'Not Good for a Democracy': An Interview with James Clapper.

AuthorLueders, Bill

In 1953, when James Clapper was twelve, he discovered that his grandparents' black-and-white TV could pick up audio dispatches from the Philadelphia Police Department. He used this data to discern district boundaries, identify call codes, and build a database on index cards. His father, an Army intelligence officer, was delighted: "My God, I've raised my own replacement!"

Clapper went on to a career in intelligence, both in the military and as a civilian. He began as a Marine Corps reservist and ended up as an Air Force lieutenant general with three stars on his shoulder. He served as Director of the Defense Intelligence Agency under George H. W. Bush and as Director of National Intelligence under President Barack Obama.

In his new book, written together with Trey Brown, Facts and Fears: Hard Truths from a Life in Intelligence, Clapper, now seventy-seven, explains how his belief in the importance of facts compelled him to speak out against President Donald Trump, "whose first instincts are to twist and distort truth to his advantage."

In May 2017, Clapper told Jake Tapper on CNN that he believed the nations institutions were "under assault," both externally and internally. "Internally from the President?" Tapper asked. "Exactly," Clapper replied.

Now a CNN analyst, Clapper writes in his book that he believes Russian interference in the 2016 presidential election "swung the election to a Trump win"--an astonishing claim to come from one of the nations top intelligence officials.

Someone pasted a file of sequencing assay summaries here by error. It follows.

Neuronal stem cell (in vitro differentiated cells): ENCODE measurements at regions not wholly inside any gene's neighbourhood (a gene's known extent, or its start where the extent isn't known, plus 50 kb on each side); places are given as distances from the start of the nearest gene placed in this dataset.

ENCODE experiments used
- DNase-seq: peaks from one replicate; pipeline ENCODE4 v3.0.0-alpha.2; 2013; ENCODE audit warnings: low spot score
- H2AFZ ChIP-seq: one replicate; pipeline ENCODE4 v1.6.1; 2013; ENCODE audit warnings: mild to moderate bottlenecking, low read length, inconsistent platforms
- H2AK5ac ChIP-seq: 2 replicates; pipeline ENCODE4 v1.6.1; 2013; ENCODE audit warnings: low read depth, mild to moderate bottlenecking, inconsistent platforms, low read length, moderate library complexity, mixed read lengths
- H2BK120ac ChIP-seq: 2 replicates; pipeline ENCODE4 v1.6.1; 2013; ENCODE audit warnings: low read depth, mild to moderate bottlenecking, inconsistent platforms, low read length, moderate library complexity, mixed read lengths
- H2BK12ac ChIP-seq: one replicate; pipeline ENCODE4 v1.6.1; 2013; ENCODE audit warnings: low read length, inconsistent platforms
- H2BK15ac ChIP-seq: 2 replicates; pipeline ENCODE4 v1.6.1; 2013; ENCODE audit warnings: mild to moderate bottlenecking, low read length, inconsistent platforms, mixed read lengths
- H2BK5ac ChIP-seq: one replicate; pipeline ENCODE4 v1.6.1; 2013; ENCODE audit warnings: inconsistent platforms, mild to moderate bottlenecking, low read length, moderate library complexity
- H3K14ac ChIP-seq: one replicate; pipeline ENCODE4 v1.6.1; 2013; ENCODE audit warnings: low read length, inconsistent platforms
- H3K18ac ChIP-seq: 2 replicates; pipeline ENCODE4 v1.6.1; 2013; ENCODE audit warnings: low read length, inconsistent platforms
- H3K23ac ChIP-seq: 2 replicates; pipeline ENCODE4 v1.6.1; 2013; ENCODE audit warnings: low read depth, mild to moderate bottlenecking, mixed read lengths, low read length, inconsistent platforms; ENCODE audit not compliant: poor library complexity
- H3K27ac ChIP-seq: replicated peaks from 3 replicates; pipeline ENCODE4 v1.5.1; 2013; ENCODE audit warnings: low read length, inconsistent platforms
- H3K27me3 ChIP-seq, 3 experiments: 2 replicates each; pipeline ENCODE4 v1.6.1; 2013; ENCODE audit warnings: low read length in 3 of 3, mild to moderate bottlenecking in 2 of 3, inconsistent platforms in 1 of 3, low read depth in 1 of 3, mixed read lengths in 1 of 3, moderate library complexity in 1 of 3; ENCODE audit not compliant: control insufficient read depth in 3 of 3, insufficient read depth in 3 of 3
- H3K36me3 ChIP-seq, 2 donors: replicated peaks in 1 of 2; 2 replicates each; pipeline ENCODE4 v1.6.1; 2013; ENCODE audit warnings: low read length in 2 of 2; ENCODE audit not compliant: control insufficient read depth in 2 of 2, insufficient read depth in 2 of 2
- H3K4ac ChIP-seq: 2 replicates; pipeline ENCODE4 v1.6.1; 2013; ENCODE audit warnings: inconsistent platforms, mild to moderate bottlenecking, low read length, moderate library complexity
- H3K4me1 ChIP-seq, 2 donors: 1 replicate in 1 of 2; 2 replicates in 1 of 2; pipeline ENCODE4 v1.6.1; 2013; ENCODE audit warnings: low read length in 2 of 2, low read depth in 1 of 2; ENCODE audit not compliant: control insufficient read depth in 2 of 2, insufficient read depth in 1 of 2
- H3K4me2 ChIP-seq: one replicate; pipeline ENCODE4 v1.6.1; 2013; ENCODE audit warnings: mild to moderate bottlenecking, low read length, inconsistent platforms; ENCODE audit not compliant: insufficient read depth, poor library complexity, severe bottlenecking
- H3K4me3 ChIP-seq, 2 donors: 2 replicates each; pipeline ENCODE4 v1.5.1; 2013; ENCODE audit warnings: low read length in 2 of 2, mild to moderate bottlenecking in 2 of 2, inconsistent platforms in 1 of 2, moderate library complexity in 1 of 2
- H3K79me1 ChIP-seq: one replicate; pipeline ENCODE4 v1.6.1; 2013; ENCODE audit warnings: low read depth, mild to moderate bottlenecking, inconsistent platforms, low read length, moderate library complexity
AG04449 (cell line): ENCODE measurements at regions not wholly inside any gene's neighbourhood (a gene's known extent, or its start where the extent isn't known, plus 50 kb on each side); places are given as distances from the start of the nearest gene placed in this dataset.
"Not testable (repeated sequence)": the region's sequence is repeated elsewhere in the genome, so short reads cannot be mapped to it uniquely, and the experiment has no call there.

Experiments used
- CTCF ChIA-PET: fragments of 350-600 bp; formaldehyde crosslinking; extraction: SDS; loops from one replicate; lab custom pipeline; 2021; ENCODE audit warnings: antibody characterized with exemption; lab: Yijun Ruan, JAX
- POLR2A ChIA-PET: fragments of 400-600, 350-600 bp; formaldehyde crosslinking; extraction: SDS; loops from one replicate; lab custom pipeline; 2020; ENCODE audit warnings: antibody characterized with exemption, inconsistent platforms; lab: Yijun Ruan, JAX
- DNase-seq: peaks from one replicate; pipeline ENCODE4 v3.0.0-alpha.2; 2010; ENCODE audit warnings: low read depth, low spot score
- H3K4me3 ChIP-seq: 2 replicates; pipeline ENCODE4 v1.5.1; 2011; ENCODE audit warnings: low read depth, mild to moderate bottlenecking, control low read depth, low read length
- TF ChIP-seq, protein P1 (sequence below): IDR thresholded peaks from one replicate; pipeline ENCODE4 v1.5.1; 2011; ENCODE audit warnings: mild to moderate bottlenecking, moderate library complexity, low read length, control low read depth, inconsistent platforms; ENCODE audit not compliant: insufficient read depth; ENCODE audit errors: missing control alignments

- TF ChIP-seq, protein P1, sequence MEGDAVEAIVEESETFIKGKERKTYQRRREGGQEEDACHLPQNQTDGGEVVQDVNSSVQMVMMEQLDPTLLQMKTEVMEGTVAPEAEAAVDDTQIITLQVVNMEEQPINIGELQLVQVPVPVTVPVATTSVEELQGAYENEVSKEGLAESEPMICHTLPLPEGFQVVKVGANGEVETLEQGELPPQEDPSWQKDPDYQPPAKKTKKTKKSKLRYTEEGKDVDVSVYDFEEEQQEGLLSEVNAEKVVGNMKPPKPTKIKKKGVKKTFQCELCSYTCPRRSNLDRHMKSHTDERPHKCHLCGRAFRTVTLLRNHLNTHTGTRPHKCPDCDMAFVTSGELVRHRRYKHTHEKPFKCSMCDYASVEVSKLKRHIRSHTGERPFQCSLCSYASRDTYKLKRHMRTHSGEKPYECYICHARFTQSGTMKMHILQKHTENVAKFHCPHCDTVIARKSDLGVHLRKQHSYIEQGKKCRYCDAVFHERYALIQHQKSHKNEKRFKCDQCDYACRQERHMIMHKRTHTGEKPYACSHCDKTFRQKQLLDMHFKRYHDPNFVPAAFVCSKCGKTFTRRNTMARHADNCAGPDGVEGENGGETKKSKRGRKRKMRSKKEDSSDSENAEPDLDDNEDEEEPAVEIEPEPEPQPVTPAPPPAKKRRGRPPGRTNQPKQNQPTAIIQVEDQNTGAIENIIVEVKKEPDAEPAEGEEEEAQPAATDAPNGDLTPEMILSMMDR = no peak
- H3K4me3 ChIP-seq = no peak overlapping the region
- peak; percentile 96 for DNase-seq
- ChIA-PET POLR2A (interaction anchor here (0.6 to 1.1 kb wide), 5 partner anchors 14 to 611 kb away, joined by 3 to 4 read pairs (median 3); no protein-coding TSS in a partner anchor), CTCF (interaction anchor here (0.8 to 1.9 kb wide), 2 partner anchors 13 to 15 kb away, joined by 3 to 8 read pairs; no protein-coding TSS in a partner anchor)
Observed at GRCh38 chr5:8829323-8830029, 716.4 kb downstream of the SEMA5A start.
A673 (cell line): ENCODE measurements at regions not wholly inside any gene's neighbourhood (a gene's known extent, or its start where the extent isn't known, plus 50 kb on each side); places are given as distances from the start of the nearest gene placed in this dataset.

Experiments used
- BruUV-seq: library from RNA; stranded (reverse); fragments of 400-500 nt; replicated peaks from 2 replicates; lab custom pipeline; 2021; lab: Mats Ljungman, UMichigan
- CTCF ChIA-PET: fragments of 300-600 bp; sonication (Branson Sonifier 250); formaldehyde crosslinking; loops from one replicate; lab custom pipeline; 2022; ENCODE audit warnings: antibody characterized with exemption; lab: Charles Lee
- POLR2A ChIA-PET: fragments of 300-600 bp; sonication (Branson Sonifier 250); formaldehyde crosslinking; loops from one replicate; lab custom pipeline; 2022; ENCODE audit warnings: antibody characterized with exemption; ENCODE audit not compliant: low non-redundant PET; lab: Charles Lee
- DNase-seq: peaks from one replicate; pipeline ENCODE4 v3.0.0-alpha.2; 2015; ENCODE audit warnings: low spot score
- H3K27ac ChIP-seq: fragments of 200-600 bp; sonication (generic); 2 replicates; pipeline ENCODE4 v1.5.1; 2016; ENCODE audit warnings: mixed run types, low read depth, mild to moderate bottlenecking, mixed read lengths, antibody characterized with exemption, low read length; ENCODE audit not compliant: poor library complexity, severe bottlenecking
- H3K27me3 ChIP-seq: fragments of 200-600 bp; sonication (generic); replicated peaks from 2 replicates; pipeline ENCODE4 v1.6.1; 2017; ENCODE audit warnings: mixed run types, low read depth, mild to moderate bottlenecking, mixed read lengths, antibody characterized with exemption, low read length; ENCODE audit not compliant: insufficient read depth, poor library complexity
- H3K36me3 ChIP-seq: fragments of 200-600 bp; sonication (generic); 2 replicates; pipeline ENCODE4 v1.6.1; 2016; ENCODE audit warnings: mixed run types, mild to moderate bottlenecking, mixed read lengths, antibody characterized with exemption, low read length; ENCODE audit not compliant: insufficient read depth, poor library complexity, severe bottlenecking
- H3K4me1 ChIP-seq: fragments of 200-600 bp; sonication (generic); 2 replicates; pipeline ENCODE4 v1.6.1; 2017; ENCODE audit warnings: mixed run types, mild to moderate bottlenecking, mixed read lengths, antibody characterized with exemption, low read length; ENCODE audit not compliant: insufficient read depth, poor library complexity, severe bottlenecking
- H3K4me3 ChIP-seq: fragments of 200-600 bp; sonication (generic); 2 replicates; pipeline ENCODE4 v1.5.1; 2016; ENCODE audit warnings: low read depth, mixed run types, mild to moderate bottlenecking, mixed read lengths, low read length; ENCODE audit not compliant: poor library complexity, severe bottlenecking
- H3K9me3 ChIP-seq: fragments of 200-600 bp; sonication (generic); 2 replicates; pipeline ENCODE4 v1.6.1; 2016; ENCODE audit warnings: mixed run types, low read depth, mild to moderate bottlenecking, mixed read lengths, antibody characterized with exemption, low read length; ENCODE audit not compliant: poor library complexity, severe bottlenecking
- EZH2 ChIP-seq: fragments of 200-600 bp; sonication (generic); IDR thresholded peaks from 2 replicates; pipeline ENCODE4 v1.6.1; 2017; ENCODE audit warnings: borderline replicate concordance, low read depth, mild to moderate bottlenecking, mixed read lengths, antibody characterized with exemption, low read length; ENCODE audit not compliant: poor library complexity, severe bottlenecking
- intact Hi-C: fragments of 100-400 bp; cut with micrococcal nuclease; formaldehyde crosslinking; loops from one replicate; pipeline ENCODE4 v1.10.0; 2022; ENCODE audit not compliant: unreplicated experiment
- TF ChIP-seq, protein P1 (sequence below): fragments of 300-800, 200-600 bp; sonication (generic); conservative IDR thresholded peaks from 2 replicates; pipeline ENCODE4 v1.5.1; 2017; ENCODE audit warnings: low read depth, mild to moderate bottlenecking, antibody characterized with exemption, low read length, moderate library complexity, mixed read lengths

Clapper has been branded "a bumbling idiot" by Laura Ingraham of Fox News and a "lying machine" in a tweet from Trump himself--setting off seismic rumblings of the "Look Who's Talking" meter. He spoke to The Progressive by phone in late June from his home in suburban Virginia.

Q: You write in your book about the devaluation of truth and rise of "alternative facts." Explain why you feel this is dangerous for our democracy.

James Clapper: The Russians played to that narrative in the course of meddling in our campaign for the elections of 2016. This is a very insidious thing. Doubt is cast in peoples minds about whether the truth is even knowable. "Well, it could be this way, it could be that way, and you can never know"--that is one of the techniques that the Russians have long used to sow disinformation.

Q: The President has lied about you personally, like when he tweeted that you found "no evidence" of collusion between his campaign and Russians or that you confirmed Obama had...

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